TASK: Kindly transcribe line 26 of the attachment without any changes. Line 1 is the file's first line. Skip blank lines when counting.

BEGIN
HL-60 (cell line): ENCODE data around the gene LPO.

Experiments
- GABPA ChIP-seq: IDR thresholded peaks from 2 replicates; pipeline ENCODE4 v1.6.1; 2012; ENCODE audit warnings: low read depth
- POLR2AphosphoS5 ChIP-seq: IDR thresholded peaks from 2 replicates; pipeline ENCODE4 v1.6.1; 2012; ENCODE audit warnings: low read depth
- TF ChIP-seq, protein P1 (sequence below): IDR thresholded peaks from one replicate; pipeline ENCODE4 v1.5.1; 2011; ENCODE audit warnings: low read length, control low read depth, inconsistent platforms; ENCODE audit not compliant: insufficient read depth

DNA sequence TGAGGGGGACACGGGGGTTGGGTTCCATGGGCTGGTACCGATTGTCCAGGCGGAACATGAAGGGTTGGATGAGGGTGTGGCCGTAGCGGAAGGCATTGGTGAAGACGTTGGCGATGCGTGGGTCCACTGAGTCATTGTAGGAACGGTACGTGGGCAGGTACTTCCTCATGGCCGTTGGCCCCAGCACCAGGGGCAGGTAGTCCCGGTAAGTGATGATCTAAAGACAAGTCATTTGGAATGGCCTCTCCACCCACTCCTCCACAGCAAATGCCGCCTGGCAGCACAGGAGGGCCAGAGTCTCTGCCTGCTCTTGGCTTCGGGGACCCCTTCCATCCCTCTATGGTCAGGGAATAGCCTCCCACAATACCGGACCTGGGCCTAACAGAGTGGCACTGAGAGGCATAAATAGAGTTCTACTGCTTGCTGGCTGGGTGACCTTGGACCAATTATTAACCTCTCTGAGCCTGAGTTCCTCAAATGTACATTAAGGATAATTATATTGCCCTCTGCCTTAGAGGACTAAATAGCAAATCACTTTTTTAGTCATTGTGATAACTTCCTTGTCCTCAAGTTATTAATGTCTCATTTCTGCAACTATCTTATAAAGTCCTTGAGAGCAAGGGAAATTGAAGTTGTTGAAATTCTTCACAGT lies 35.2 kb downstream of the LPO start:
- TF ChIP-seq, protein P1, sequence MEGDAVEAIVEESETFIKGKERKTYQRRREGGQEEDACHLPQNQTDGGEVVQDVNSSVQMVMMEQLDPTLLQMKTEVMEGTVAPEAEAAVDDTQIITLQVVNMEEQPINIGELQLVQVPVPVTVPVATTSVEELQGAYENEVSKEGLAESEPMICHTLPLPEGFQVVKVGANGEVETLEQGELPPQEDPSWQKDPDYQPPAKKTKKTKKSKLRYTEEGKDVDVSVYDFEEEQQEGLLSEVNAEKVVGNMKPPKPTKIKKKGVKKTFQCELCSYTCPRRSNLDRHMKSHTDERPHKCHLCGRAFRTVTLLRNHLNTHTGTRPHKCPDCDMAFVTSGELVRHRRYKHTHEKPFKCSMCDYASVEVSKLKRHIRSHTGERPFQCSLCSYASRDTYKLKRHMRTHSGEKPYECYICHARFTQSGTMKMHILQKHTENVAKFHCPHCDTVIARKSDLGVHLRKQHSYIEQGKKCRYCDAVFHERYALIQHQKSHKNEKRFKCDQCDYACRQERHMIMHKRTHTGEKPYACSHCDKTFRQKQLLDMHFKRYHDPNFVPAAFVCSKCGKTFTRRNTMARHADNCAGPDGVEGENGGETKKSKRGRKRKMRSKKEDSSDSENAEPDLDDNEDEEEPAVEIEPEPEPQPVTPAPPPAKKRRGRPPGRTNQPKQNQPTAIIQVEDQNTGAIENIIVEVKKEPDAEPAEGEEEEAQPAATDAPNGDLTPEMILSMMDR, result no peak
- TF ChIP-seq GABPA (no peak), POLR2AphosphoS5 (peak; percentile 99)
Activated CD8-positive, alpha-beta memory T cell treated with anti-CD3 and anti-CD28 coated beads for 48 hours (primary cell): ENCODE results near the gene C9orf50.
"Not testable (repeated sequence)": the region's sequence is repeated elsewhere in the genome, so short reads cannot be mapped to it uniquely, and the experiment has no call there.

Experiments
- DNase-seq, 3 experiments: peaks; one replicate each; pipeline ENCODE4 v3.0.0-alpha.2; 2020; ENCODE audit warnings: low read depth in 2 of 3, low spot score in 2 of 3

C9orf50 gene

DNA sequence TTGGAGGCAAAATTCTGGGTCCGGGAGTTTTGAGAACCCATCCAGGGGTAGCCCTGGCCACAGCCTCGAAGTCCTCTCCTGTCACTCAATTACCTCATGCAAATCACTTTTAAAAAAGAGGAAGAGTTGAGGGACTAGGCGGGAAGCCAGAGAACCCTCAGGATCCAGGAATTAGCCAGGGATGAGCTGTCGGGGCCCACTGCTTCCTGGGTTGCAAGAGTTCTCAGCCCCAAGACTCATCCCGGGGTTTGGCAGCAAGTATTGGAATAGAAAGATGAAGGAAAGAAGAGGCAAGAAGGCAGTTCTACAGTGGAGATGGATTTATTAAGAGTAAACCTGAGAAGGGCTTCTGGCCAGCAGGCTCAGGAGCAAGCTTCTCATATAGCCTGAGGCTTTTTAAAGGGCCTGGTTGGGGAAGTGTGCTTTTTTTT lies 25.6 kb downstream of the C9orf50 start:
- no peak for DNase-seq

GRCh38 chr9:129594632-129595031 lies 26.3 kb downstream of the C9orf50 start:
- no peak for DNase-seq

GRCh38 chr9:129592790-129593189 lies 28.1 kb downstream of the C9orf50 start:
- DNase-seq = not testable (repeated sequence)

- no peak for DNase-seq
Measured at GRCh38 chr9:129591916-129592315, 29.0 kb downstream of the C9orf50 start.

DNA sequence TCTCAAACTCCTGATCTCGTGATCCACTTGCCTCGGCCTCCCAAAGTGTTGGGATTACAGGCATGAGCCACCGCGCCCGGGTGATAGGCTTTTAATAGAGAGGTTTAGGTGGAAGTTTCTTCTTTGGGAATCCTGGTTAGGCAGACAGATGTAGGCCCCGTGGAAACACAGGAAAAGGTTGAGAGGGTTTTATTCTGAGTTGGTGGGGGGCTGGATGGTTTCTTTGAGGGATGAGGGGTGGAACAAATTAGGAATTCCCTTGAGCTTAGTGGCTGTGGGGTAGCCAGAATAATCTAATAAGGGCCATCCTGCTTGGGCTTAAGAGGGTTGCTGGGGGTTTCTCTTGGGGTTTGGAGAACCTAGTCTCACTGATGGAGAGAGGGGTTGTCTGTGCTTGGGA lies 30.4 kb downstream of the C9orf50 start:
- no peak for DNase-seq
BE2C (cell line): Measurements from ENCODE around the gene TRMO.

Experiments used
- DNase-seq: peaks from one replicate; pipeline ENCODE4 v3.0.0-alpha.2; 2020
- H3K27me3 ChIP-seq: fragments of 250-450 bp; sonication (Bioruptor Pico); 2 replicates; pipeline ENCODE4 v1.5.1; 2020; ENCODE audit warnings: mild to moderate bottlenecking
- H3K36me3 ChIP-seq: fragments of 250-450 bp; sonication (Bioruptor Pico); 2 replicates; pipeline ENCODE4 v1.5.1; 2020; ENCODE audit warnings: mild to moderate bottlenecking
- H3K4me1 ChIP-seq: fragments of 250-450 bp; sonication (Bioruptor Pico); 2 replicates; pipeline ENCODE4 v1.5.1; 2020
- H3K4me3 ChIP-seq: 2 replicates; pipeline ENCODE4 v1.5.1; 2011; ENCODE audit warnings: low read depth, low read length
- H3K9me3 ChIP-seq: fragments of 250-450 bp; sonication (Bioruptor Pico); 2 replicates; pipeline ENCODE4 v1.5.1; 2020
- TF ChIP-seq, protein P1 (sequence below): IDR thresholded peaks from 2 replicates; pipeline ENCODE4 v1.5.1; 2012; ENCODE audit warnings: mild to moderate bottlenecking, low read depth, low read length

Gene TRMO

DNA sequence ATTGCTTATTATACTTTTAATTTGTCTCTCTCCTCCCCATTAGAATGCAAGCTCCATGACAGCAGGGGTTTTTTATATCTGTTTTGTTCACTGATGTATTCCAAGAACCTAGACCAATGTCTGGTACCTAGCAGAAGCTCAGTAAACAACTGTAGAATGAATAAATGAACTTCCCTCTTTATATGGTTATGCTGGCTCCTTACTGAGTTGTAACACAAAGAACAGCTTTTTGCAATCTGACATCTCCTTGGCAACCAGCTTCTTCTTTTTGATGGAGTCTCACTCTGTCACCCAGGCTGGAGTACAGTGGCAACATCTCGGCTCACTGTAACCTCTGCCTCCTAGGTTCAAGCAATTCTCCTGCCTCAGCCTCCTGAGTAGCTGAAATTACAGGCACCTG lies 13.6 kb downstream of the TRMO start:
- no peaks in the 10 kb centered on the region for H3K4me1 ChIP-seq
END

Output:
- DNase-seq: peaks from one replicate; pipeline ENCODE4 v3.0.0-alpha.2; 2020